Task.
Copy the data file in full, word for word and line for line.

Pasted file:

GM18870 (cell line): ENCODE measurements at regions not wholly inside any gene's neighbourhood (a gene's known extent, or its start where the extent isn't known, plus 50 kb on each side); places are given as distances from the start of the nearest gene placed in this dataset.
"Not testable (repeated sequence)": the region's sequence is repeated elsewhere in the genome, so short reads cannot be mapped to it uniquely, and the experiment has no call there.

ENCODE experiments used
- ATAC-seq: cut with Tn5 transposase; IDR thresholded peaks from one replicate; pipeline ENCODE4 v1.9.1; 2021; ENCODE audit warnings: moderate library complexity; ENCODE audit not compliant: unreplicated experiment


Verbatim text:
GM18870 (cell line): ENCODE measurements at regions not wholly inside any gene's neighbourhood (a gene's known extent, or its start where the extent isn't known, plus 50 kb on each side); places are given as distances from the start of the nearest gene placed in this dataset.
"Not testable (repeated sequence)": the region's sequence is repeated elsewhere in the genome, so short reads cannot be mapped to it uniquely, and the experiment has no call there.

ENCODE experiments used
- ATAC-seq: cut with Tn5 transposase; IDR thresholded peaks from one replicate; pipeline ENCODE4 v1.9.1; 2021; ENCODE audit warnings: moderate library complexity; ENCODE audit not compliant: unreplicated experiment